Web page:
Colorado law prohibits any advertisement for housing (whether for sale or rental) that “indicates any preference, limitation, specification, or discrimination based on disability, race, creed, color, religion, sex, sexual orientation, marital status, familial status, national origin, or ancestry.” C.R.S.A. § 24-34-502 (d).
Discriminatory advertising can be direct and obvious: “non-white renters needs not apply,” or indirect and more subtle: “not ideal for children.” The first example clearly indicates a limitation of rental based on race and color, the second example indicates a preference based on familial status. Both examples violate the Colorado Anti-Discrimination Act’s (CADA) prohibition on discriminatory advertisement.
More Information on familial status discrimination
Federal and state fair housing laws prohibit discrimination on the basis of Familial Status. Familial status has a relatively lengthy statutory definition, (see C.R.S.A. § 24-34-501 (1.6)), but it can be simply stated as any household where one or more persons is under the age of 18, and also includes pregnant women. The familial relationship can be biological, legal, temporary, and/or informal (through written permission of a parent or guardian). Because federal and state fair housing law is substantially similar, we can look to guidance from HUD’s Fair Housing and Equal Opportunity Office (FHEO) for guidance on this subject. FHEO provides the following examples of familial status discrimination:
An example of an overly restrictive rule would be an HOA with a community pool with the following rule: “No Children Under the Age of 5 Allowed in the Pool Area.” This rule overtly restricts access based on familial status – it excludes families with children under five years of age from the full and equal enjoyment of the premises. While rules related to bonafide and legitimate safety concerns, (e.g. “No Diving”) are permissible, a rule that prevents a five year old from even sitting on the pool deck is unnecessarily restrictive. Such rules are discriminatory even if the intent behind them was not. You can read a legal opinion issued by HUD on the subject of pool and recreation room rules and familial status here.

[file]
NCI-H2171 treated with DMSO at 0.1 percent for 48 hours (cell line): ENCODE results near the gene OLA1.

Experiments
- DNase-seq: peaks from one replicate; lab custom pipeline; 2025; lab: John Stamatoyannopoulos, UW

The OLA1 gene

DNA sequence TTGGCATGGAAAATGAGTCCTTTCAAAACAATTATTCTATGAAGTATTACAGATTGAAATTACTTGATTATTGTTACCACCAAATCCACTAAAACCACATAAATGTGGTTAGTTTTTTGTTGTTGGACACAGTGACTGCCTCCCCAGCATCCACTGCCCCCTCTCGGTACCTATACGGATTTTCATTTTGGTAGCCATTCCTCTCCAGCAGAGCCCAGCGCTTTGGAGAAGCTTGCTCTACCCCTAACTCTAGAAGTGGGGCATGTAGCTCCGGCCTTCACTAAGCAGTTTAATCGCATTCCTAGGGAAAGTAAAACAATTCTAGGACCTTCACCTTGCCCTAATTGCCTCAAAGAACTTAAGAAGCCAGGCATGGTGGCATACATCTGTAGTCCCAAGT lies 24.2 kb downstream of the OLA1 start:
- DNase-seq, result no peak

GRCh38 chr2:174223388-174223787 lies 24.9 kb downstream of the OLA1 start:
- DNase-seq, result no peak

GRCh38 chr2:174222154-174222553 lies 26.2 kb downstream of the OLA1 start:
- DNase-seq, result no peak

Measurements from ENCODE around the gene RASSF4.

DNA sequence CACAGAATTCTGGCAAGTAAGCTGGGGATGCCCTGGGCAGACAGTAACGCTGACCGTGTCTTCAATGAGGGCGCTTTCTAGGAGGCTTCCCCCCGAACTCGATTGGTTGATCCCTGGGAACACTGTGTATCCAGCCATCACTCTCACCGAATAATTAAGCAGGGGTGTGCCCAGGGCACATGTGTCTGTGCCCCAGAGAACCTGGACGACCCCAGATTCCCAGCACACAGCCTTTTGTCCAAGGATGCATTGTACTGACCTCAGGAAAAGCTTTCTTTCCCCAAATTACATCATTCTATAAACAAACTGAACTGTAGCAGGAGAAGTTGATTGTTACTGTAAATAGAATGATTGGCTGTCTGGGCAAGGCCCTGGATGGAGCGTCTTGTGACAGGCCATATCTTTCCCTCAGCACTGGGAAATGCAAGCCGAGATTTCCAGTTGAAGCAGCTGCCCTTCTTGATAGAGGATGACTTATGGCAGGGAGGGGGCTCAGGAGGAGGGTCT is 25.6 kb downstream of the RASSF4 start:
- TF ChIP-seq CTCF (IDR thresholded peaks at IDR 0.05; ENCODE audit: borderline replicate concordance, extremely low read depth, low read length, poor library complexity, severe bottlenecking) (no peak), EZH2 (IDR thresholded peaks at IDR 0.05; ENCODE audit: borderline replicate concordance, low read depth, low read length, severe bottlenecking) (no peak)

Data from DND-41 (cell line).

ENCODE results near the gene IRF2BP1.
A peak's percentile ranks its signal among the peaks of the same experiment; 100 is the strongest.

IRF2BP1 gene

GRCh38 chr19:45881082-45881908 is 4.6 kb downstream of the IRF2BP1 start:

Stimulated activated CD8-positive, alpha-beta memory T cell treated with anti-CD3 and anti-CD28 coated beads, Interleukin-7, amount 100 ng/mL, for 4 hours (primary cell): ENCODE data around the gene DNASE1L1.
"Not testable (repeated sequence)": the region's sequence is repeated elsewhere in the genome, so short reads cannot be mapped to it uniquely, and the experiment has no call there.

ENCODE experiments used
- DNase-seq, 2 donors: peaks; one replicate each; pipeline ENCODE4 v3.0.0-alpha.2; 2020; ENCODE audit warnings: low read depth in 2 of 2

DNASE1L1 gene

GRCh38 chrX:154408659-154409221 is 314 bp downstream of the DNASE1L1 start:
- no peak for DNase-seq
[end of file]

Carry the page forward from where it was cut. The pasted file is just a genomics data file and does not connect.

Real estate broker and mortgage loan originator licensees need to be aware of both the Federal and State anti-discrimination laws when it comes to advertising, MLS entries, representing clients and showing homes. Taking one of CCRD’s Fair Housing classes is a great way to be knowledgeable about and recognize discriminatory practices that are occurring in the real estate marketplace.
While an HOA cannot be discriminatory in its actions, it can impose restrictions on homeowners. For example, while an HOA cannot be overly restrictive about children’s use of a common area, they can restrict noise levels and implement what is known as “quiet hours”, and they can further restrict the time a common area such as a pool can be used and what age group can use the pool without an adult present.
Also note that certain communities such as 55+ communities can and often do restrict the age of those that can live there. These 55+ communities can also request that those who obtain a child through birth, adoption or custody not reside in the community.
Remember to always check the HOA’s governing documents for any restrictions the community may have that may impact you or your family.
Division of Real Estate